International volunteering is by no means a new phenomenon; however, in recent years there has been an explosion in the number of Westerners travelling to developing countries to engage in volunteer work. The aim of this dissertation is to discuss the possibility that volunteers are reproducing and recreating the legacy of colonialism in Ghana. This research consists of a combination of primary and secondary data, which is used to analyse the volunteers’ perceptions of their relationships with the communities that hosted them, the role that they played in the community and the impact on the volunteers’ future life choices. The research has been undertaken from a post-colonial perspective which allows the analysis to draw comparisons between contemporary volunteers and the colonial administrators of the past.
Pete Allison and Kris Von Wald 'Exploring values and personal and social development: learning through expeditions' Pastoral Care in Education Vol. 28 (3) (2010)
This paper looks at the benefits that travel and overseas experiences can bring to a young person’s development. Allison and Von Wald suggest that expedition experiences often occur at a crucial life stage, when an individual is in the process of developing their own personal values. They suggest that the context of the expedition creates an educational space where the student is able to learn though mistakes, carrying out exploration on both a metaphorical and literal level.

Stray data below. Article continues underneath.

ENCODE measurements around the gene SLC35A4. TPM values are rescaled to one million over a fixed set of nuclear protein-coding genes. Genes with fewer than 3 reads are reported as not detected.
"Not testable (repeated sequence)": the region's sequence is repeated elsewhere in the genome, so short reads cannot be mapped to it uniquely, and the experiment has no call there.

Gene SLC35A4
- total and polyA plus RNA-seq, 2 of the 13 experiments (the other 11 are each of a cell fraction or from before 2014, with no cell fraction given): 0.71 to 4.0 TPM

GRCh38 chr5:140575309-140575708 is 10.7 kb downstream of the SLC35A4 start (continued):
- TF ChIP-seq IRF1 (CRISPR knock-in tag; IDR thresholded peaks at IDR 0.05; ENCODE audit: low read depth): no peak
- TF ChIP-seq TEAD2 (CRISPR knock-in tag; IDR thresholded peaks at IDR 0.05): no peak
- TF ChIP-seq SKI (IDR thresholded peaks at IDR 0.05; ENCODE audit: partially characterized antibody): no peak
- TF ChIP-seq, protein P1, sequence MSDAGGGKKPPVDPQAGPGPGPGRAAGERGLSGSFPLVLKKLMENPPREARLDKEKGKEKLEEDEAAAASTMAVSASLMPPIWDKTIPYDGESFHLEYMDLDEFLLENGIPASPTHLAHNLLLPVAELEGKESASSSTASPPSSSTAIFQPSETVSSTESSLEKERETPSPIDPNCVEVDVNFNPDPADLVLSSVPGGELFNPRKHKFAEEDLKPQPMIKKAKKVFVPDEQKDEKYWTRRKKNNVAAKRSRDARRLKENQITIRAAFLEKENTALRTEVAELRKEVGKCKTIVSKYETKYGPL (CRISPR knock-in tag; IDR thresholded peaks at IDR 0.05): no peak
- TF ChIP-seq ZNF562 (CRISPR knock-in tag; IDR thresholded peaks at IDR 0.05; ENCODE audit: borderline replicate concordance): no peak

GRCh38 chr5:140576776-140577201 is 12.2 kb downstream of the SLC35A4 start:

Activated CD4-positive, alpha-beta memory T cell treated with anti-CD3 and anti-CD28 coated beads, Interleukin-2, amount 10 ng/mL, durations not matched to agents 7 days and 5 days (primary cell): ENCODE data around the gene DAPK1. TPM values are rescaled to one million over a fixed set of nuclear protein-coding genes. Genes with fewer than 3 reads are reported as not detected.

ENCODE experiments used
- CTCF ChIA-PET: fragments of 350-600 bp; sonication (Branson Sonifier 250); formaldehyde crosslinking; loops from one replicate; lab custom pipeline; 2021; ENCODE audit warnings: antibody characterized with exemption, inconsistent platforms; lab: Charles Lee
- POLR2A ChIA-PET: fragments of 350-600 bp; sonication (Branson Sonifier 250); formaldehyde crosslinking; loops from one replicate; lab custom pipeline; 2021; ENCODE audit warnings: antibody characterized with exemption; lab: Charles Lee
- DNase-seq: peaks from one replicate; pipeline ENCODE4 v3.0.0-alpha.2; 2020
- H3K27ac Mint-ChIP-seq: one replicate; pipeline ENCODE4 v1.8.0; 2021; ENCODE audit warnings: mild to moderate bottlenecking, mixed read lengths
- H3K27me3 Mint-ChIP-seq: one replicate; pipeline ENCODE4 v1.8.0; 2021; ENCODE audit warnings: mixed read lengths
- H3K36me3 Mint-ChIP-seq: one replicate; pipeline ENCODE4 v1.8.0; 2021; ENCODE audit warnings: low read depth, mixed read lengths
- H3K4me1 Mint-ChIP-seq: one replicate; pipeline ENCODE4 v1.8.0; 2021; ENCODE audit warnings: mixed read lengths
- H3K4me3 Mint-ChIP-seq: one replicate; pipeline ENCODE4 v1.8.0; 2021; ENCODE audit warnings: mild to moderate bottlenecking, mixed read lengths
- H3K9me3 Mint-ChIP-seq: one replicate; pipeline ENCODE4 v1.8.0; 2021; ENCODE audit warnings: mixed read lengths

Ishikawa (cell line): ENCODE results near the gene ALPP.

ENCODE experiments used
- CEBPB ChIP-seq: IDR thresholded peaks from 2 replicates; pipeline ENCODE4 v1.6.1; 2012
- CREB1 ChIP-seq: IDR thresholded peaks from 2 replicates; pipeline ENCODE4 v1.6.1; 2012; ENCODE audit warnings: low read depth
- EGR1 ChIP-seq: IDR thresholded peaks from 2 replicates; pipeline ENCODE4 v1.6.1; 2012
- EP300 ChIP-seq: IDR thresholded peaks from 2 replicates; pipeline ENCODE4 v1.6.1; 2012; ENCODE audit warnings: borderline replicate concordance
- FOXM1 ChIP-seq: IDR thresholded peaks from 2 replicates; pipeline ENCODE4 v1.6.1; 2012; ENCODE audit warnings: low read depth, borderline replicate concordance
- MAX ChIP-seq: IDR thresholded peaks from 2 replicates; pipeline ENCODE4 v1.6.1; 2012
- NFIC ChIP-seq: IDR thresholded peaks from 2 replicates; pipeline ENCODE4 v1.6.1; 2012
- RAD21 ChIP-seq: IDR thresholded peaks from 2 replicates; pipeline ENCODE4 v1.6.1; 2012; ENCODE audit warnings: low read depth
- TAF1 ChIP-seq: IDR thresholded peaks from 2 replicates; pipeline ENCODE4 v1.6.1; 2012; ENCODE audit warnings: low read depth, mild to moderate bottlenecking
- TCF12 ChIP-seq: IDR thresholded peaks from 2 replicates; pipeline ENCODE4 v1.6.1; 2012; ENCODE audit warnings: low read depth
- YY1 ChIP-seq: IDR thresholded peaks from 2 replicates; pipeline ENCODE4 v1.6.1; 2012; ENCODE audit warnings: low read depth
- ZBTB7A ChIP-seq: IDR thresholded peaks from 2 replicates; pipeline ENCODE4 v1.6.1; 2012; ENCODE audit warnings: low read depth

Pete Allison and Simon Beames 'The Changing Geographies of Overseas Expeditions' (2010)
This article suggests there has been limited research into the educational value of the overseas expedition experience. The paper examines six contentious areas within the expedition sector and argues that these areas must be considered and addressed when exploring the educational benefit of an expedition experience. The article covers areas such as access to expeditions, the nature of volunteer work being undertaken, psychological implications of the expedition experience on the young person, issues associated with regulation of expedition practices, challenges of expedition research and the need for both cultural and environmental sensitivity in any overseas fieldwork.
Knowledge network for youth volunteering - A new open network to enable researchers, practitioners and policy makers to collaborate on projects which strengthen the evidence base for volunteering. The Volunteering Knowledge Network, focuses on youth volunteering and connected areas such as social action and employability preparation. The network was launched to coincide with the publication of 'Measuring the Impossible: Making a Start' from the National Foundation of Educational Research. Information on the network can be found at Vinspired.
More information on current research into gap experiences can be found on the Expedition Research Facebook page here.